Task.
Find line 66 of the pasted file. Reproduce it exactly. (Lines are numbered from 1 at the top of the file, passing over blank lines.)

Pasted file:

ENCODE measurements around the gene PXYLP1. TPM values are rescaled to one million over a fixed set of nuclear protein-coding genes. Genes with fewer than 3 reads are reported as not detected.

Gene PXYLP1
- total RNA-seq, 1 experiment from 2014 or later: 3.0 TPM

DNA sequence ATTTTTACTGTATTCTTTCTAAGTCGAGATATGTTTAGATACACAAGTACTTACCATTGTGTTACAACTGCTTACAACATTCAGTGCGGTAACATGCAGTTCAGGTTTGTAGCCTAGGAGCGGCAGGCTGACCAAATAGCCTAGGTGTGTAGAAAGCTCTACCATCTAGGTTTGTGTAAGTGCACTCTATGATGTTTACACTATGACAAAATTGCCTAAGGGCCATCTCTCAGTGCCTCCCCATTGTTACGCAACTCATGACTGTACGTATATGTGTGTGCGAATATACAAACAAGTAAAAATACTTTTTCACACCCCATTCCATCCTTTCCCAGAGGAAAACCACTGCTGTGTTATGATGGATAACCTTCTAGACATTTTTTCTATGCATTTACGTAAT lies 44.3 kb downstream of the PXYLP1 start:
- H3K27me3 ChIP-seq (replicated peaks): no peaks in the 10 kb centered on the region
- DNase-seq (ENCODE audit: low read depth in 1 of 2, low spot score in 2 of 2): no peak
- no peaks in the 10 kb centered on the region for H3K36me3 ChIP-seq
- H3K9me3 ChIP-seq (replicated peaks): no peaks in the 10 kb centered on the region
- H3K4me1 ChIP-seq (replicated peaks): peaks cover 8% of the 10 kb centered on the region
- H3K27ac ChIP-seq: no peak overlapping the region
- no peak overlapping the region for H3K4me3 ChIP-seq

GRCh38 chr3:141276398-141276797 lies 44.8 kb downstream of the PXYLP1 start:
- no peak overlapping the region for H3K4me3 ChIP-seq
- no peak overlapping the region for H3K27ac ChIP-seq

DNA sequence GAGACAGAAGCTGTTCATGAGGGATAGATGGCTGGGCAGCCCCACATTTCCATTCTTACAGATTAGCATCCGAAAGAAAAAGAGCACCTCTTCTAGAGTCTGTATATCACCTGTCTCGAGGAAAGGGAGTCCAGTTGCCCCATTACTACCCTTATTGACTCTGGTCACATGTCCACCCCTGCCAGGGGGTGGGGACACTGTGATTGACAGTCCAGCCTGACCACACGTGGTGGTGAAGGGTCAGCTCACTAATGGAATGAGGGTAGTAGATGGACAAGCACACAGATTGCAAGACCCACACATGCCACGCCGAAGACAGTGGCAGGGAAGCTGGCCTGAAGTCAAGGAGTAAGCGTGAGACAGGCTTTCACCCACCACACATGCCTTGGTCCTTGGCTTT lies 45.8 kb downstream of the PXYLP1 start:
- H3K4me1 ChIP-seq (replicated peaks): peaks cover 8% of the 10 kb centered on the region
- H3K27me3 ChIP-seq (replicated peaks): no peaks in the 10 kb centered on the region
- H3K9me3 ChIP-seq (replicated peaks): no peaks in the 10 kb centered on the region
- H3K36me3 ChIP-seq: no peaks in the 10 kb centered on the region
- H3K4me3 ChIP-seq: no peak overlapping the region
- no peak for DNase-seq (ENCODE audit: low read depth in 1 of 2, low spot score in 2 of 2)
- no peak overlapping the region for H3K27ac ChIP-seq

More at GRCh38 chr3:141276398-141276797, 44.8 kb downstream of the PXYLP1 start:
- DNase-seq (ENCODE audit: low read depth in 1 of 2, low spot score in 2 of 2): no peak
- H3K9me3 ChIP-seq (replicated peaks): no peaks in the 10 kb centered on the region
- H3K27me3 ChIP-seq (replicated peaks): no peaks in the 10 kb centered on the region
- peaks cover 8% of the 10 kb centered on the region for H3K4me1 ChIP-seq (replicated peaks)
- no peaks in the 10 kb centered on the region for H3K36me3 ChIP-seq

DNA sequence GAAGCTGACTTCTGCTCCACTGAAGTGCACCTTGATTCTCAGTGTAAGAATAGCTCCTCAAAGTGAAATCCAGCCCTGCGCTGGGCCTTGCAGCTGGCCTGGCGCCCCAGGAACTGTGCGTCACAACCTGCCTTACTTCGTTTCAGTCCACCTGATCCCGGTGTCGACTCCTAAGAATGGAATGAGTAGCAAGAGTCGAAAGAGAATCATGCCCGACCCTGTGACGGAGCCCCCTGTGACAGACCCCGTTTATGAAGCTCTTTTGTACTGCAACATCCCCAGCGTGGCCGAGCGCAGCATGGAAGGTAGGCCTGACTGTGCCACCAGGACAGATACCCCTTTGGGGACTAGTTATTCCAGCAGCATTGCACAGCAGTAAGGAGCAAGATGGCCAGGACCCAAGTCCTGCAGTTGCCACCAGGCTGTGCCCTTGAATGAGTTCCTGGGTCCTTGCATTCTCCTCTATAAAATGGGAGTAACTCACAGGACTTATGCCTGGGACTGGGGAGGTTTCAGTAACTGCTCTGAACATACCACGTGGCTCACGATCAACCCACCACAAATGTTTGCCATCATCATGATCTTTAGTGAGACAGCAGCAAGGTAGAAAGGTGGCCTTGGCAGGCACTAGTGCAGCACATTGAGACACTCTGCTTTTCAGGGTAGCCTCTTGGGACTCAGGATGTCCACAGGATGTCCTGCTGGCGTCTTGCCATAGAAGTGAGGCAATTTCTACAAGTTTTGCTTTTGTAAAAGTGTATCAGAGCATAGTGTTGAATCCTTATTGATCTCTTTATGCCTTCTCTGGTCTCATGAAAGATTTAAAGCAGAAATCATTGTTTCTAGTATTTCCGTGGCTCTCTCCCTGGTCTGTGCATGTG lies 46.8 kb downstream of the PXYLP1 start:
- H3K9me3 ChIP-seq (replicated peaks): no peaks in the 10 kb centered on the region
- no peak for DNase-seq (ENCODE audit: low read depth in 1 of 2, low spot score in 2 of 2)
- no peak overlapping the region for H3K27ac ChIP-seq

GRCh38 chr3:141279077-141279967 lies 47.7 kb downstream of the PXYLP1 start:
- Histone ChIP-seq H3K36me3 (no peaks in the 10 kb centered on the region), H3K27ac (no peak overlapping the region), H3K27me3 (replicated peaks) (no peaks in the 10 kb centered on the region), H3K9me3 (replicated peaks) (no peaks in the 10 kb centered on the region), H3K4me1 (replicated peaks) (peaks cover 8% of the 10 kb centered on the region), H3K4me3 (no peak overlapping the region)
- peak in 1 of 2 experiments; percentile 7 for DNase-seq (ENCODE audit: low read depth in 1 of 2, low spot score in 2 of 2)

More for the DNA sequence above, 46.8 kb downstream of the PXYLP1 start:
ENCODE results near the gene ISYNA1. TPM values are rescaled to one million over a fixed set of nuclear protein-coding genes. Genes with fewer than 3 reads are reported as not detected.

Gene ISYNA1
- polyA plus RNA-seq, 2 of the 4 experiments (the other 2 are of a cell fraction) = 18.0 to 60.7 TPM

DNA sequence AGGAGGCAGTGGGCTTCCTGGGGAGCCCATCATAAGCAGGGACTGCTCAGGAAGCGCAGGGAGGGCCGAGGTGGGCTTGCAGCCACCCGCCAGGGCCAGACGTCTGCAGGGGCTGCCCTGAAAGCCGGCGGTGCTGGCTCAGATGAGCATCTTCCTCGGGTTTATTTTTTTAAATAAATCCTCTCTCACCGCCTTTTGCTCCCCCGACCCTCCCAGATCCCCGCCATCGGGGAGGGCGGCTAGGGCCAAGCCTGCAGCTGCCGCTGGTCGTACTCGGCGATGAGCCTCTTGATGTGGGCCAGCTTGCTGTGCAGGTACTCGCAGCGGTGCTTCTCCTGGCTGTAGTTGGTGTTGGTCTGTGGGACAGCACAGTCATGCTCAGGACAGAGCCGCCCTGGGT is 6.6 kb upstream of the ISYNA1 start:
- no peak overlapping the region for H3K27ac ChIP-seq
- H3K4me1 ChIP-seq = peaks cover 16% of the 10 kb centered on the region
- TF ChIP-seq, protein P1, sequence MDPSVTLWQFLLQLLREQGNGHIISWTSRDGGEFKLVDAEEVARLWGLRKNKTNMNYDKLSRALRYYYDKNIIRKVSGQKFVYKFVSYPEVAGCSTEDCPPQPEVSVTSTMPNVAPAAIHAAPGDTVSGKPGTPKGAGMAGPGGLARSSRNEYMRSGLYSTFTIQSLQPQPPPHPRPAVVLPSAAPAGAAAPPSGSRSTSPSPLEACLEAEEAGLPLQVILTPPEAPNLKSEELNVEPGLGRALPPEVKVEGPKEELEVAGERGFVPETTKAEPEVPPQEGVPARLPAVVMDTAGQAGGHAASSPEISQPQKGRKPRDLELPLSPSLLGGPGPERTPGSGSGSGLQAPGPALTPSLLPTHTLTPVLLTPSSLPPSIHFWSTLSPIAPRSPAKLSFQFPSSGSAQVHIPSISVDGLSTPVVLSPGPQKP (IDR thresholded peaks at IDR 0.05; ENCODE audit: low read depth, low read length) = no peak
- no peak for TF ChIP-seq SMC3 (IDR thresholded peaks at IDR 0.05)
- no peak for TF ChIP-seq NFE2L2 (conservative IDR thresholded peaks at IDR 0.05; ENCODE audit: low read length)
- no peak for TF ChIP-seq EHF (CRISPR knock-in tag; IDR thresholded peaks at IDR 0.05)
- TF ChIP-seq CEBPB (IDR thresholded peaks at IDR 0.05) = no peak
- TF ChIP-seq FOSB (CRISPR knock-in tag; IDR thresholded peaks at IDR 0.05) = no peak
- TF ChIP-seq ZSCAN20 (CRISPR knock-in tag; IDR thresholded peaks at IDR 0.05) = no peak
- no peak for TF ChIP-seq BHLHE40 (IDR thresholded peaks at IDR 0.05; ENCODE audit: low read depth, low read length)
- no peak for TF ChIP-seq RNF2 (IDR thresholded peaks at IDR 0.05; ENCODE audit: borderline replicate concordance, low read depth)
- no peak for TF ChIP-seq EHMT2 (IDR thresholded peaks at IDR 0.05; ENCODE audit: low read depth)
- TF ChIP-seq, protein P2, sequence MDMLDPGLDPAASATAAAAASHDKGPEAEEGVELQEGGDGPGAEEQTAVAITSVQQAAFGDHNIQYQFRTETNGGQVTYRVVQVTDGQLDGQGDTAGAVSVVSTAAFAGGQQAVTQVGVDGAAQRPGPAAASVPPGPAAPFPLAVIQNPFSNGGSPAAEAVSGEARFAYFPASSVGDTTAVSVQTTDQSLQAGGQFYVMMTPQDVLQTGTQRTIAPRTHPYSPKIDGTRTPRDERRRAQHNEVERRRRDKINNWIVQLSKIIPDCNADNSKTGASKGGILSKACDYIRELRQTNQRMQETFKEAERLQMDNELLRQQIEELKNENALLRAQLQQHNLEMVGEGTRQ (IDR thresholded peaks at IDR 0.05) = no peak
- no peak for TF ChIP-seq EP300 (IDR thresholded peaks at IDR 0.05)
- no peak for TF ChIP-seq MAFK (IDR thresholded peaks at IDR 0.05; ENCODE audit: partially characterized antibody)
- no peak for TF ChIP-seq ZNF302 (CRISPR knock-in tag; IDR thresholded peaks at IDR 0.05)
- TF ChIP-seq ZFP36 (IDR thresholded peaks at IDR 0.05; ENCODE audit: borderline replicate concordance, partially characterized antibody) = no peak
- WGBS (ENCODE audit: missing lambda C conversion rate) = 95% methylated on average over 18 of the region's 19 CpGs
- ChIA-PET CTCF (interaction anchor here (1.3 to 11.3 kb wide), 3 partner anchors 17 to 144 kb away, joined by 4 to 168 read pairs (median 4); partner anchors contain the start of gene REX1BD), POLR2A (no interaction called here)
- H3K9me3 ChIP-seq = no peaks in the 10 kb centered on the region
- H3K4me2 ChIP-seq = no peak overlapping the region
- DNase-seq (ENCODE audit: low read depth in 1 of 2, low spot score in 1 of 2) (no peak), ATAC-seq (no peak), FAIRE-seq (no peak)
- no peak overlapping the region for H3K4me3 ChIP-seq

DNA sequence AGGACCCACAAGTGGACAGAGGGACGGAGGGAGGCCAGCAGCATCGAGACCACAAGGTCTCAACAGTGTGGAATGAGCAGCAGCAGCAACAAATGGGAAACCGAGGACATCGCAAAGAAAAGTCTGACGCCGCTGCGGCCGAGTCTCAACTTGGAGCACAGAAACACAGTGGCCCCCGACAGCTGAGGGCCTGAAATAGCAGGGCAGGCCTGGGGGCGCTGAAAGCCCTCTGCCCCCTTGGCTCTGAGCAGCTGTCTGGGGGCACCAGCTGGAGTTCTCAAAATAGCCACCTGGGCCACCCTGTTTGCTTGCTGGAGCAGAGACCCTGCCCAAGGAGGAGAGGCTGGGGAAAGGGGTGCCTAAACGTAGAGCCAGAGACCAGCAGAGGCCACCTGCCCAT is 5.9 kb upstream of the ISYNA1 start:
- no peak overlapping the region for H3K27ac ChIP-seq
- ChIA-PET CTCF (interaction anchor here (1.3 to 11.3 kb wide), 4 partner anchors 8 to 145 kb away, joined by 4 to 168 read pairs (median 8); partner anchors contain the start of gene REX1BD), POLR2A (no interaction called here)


- ChIA-PET CTCF (interaction anchor here (1.3 to 11.3 kb wide), 4 partner anchors 8 to 145 kb away, joined by 4 to 168 read pairs (median 8); partner anchors contain the start of gene REX1BD), POLR2A (no interaction called here)